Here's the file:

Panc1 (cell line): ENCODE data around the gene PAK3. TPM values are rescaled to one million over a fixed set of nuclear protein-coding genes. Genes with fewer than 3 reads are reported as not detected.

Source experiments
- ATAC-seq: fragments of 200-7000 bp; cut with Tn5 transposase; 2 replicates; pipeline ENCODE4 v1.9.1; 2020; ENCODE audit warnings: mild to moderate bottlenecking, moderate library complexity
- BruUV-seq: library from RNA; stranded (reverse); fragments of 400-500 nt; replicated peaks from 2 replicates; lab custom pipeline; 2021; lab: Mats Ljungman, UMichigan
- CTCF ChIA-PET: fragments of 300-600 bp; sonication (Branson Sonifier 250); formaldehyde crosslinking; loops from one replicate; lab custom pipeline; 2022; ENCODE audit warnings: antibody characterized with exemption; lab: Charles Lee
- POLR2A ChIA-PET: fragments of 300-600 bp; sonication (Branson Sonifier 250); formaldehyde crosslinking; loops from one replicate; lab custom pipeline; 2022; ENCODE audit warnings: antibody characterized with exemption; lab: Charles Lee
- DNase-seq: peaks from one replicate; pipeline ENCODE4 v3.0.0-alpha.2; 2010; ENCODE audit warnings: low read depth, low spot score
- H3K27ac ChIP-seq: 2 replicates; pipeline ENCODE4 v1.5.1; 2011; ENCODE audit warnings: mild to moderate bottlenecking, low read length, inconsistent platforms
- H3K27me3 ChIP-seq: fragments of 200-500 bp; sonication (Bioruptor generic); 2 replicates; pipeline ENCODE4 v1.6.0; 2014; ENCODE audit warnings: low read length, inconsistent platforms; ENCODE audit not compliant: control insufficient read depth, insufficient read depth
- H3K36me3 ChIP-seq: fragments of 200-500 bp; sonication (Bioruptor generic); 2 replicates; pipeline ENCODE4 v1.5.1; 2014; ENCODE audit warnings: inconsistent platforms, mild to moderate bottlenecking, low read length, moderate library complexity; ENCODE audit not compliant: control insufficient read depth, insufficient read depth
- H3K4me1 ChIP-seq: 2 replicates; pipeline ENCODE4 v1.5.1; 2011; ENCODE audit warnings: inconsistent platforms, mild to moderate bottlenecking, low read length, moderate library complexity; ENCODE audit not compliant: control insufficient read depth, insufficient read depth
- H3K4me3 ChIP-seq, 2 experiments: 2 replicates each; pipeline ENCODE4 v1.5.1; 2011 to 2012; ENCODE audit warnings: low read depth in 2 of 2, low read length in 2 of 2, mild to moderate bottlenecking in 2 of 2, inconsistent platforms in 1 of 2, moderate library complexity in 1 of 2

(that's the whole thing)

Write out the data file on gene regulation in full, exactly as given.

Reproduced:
Panc1 (cell line): ENCODE data around the gene PAK3. TPM values are rescaled to one million over a fixed set of nuclear protein-coding genes. Genes with fewer than 3 reads are reported as not detected.

Source experiments
- ATAC-seq: fragments of 200-7000 bp; cut with Tn5 transposase; 2 replicates; pipeline ENCODE4 v1.9.1; 2020; ENCODE audit warnings: mild to moderate bottlenecking, moderate library complexity
- BruUV-seq: library from RNA; stranded (reverse); fragments of 400-500 nt; replicated peaks from 2 replicates; lab custom pipeline; 2021; lab: Mats Ljungman, UMichigan
- CTCF ChIA-PET: fragments of 300-600 bp; sonication (Branson Sonifier 250); formaldehyde crosslinking; loops from one replicate; lab custom pipeline; 2022; ENCODE audit warnings: antibody characterized with exemption; lab: Charles Lee
- POLR2A ChIA-PET: fragments of 300-600 bp; sonication (Branson Sonifier 250); formaldehyde crosslinking; loops from one replicate; lab custom pipeline; 2022; ENCODE audit warnings: antibody characterized with exemption; lab: Charles Lee
- DNase-seq: peaks from one replicate; pipeline ENCODE4 v3.0.0-alpha.2; 2010; ENCODE audit warnings: low read depth, low spot score
- H3K27ac ChIP-seq: 2 replicates; pipeline ENCODE4 v1.5.1; 2011; ENCODE audit warnings: mild to moderate bottlenecking, low read length, inconsistent platforms
- H3K27me3 ChIP-seq: fragments of 200-500 bp; sonication (Bioruptor generic); 2 replicates; pipeline ENCODE4 v1.6.0; 2014; ENCODE audit warnings: low read length, inconsistent platforms; ENCODE audit not compliant: control insufficient read depth, insufficient read depth
- H3K36me3 ChIP-seq: fragments of 200-500 bp; sonication (Bioruptor generic); 2 replicates; pipeline ENCODE4 v1.5.1; 2014; ENCODE audit warnings: inconsistent platforms, mild to moderate bottlenecking, low read length, moderate library complexity; ENCODE audit not compliant: control insufficient read depth, insufficient read depth
- H3K4me1 ChIP-seq: 2 replicates; pipeline ENCODE4 v1.5.1; 2011; ENCODE audit warnings: inconsistent platforms, mild to moderate bottlenecking, low read length, moderate library complexity; ENCODE audit not compliant: control insufficient read depth, insufficient read depth
- H3K4me3 ChIP-seq, 2 experiments: 2 replicates each; pipeline ENCODE4 v1.5.1; 2011 to 2012; ENCODE audit warnings: low read depth in 2 of 2, low read length in 2 of 2, mild to moderate bottlenecking in 2 of 2, inconsistent platforms in 1 of 2, moderate library complexity in 1 of 2